Now of course, we’ve got to mention what’s going on with cloud technology. The fact is, cloud technology is going to be the norm. Many people in the ag industry and also other newcomers in ag are investing millions if not billions of dollars into cloud technology.
It’s how we’re going to really be able to scale all this data. In order to scale this data, we need all this computation power and basically not have a bunch of individual users trying to do everything manually.
What these cloud platforms aim to do is what we’re trying to call a virtual farm, where they’re really trying to recreate and do simulations of what could happen based on the data that you’ve got feeding in. All of this data is supposed to be seamlessly streaming back and forth between the cloud. That way, all these different data points could be used. In order to close the loop, we have to have it all.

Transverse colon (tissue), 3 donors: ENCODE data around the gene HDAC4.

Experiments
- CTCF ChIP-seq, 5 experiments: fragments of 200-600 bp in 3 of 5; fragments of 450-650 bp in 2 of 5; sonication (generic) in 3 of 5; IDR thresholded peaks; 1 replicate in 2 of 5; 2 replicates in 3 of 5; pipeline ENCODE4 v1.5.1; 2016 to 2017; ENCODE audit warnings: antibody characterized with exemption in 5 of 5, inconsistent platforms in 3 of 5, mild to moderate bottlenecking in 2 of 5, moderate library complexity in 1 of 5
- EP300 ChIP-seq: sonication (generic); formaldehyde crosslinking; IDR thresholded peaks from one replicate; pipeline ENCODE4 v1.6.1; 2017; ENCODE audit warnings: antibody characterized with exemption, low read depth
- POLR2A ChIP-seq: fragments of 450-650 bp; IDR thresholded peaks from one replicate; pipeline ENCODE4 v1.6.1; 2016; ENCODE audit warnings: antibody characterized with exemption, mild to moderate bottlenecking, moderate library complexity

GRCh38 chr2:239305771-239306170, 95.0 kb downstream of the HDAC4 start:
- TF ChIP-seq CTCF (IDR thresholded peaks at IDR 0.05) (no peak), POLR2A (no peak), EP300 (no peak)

But what’s the issue today? It’s all siloed off. It takes tremendous effort to put soil data, optical sensor data together, process it all in order to create a variable-rate map. These silos create this issue to where none of this results in seamless connectivity, to where you could focus on farming instead of playing with technology.
When I say ‘silos’, every company and academic out there kind of has their own thing and they want their thing to succeed. Their thing is the most important. What they do is they make it harder for you to use their data outside of their platform, rather than keeping it a little bit more open approach and saying my soil’s data that I produce from my product is a critical component but not the only component. If you pair it with these other sensors, it can make for a good recommendation.
What’s the take home? The complexity is very high. Now also, the cost is even higher. Then we have a reduced return on investment. These fragmented clouds to where we can’t really communicate across systems limits what we can really do. Then we have to focus more on getting the data and getting the tech to work rather than just focusing on farming.